*The dictionary’s second definition of “customer” is: “A person or thing of a specified kind that one has to deal with”


The Three Stages of Career Exploration


Although I’ve written before about the process of career change, I recently conceived of a simple, 3 stage model that can serve to assist you if you’re wondering about switching careers.  The essence of it is outlined below:


Realization is the first stage, the realization that all is not well with your career.   Realization can come in a wide variety of forms, and often several realizations converge at once to launch this process.  There are lots of obvious realizations: I realize that I dread waking up on Monday and going into work, I realize that I need to make more money, I realize I’m not going to get promoted, I realize that I’m not doing work that excites me, etc.  But realization can begin with subtler cues: I realize I’m really interested when my friend tells me about the kind of work he does, I realize that I daydream a lot on the job, I realize that I’m getting more tired than I used to at the end of the week.

Realization often creeps up on people somewhat slowly, but this first stage can be initiated through a methodical process of self-examination, investigating the thoughts mentioned above (“Do I dread waking up Monday morning; do I daydream a lot on the job?) as well as some others, two of which are:

a) Is my career heading in a direction that will land me close to the place in which I dreamed of being when I first launched my career?  If not, the answer may not be to switch careers, but it is certainly a call for you to examine what you’re doing right and where you could improve so as to get on track towards that dreamed-of place.

b) Do I aspire to be in a much more senior position on my career track (i.e. “Would I like to be the president of this company, a partner in this law firm, the executive director of this NGO)?  If not, you may not be on the right track.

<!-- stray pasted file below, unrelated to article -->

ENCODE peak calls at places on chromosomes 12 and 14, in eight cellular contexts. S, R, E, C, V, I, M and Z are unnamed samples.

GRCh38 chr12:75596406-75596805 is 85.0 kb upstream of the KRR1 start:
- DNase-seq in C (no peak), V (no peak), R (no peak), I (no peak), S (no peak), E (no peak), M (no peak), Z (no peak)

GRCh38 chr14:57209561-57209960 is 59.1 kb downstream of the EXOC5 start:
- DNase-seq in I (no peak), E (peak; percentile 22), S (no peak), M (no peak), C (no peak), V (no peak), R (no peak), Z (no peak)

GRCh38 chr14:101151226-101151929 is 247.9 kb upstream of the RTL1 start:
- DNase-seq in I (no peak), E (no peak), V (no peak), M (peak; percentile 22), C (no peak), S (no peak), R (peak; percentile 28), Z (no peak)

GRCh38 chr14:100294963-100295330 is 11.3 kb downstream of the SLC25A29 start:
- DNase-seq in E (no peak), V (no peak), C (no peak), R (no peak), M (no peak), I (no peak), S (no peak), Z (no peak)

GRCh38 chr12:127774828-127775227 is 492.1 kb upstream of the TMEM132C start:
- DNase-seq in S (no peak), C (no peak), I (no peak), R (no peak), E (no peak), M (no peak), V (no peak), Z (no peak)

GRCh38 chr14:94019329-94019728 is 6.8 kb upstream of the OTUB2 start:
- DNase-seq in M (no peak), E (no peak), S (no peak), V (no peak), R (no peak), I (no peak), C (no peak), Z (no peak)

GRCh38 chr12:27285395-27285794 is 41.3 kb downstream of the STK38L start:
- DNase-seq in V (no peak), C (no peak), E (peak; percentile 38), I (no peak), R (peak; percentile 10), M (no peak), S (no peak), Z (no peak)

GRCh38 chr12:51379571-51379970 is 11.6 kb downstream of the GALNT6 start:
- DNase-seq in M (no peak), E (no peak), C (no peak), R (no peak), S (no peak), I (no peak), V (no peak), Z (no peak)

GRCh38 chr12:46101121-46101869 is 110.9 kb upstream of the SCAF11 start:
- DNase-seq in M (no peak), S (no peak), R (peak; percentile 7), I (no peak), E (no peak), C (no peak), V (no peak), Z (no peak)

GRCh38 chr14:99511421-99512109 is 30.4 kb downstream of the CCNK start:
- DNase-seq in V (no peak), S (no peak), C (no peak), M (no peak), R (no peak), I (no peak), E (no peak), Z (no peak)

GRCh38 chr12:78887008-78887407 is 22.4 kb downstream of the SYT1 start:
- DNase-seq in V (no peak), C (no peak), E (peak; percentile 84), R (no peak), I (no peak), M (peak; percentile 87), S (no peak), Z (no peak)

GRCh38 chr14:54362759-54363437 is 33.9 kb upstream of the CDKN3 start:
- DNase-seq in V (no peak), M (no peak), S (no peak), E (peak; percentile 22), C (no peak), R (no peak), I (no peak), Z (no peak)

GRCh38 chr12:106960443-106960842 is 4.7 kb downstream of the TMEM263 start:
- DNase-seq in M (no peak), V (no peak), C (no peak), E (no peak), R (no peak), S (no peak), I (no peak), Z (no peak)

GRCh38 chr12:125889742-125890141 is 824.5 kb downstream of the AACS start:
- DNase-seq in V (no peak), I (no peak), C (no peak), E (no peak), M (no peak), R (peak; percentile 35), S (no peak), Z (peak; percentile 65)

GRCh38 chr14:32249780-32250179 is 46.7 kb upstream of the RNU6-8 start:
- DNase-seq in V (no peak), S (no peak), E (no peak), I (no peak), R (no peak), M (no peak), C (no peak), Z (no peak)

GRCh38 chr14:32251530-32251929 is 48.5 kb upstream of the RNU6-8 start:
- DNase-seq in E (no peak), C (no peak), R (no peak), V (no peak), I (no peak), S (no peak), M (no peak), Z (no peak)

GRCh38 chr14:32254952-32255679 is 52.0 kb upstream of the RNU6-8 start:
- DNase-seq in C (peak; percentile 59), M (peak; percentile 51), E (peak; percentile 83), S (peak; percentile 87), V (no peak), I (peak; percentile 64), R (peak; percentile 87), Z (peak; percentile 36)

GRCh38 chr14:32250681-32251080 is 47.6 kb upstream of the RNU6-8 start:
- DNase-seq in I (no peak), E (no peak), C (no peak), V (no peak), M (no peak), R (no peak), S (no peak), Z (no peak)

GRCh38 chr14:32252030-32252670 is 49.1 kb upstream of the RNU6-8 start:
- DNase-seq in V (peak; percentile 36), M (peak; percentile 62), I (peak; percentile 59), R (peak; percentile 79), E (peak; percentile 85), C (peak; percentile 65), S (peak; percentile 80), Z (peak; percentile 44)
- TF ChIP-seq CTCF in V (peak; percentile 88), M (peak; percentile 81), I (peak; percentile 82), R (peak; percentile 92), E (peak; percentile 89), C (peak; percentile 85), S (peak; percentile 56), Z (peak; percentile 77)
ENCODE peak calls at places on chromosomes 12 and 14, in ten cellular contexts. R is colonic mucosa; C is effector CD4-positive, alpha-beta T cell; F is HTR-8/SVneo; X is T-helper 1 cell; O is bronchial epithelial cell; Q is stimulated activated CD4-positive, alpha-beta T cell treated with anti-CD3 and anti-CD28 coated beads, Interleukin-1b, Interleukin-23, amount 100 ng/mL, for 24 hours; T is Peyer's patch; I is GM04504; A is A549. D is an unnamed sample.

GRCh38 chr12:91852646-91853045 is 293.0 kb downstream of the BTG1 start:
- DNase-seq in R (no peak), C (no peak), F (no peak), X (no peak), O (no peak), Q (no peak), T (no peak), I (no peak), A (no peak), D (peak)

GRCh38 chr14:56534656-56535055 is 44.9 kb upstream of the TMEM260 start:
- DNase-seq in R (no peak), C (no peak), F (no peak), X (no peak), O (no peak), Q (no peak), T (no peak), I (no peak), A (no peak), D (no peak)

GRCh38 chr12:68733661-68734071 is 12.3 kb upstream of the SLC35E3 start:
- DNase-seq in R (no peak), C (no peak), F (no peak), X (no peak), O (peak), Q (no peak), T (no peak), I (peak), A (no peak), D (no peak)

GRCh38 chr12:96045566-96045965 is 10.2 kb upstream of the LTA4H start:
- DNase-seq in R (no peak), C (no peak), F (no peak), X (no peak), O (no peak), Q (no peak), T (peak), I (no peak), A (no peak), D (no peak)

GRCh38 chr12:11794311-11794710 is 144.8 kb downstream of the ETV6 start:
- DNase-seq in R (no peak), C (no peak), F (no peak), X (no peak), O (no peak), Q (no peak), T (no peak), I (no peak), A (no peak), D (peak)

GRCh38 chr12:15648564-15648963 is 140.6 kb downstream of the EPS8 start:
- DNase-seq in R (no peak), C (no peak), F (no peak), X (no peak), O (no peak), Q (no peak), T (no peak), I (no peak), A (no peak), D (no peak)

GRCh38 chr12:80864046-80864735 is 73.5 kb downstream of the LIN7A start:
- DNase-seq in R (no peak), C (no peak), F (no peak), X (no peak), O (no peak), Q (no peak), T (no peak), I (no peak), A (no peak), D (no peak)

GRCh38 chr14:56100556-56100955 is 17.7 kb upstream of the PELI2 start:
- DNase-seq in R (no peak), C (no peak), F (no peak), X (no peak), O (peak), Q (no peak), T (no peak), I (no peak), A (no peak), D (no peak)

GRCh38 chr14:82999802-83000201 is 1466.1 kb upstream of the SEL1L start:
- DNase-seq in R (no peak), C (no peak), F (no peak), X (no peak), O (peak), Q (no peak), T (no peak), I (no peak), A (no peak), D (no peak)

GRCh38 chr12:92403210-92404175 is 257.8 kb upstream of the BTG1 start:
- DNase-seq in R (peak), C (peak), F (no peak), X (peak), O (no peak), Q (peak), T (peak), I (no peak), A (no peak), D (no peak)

Exploration is the second stage.  Once you have a firm realization that you’re interested in exploring an alternative career path (or, more commonly, several possible candidates), it’s time to begin exploring.  The exploration can (and should) take two basic forms. 

One is internal: what aspects of the work I’m doing or have done, or what activities, bring me joy, fulfillment, or satisfaction?  The answer(s) might be “working as part of a team towards a common goal” or “making sure projects move ahead on schedule’ or “creative problem-solving” or “being outdoors” or “helping others” or “making a difference in the world” or “getting rapid feedback on my efforts” or “acting as a role model,” or “organizing things,” etc. Internal exploration should also most definitely include contemplating the possibility of a potpourri / composite career also known as a slash career, as in psychotherapist / singer.  You may want to add a new layer to your life by allowing a hobby or interest to "go commercial".

The second is external, searching to stimulate new thinking about possible career directions by looking to outside sources.  Of course, working with a career counselor/coach, or life coach/ consultant is one important source because such a person can suggest many different avenues of exploration.  Some of them are:

a) Talking with close friends, or even e-mailing them, about what they think you’re good at and what they might see you doing in 2 or 3 years.  Ask them to concentrate on function (e.g. “selling things,” “Working with people,” or “making sure things happen on time”) rather than specific occupation.

b) Talking with people who are doing, or who have recently done, what you think you might be interested in. LinkedIn is the ideal tool to do this (see my "Linkedin Primer").

c) Searching job listings using the keywords, or variations thereof, that you identified as a result of your internal exploration.

d) Reading one of the books recommended in the career section of my website and completing the exercises contained therein.

e) Spending investigative time on that treasure trove of information, the internet.


Stay as present as possible in the experiences you begin to encounter as you move down the paths of exploration.  What aspects of the exploration did you look forward to?  What stimulated your curiosity?  On the flip side, where did you encounter fear or anxiety?  Talking through the fears with your spouse or a trusted friend can help you determine whether the path you’re exploring is destined to be fruitless because of some deep-seated barriers, or that the barriers are surmountable, in which case continue the exploration.  As you move further down the paths remain open to the possibility that an adjustment needs to be made in your original thinking, and that a “branch” of the path may be worth investigating.  In the final analysis, though, you will be seeking the inner sense of “rightness” that will tell you that you’ve identified the answer(s) to your quest.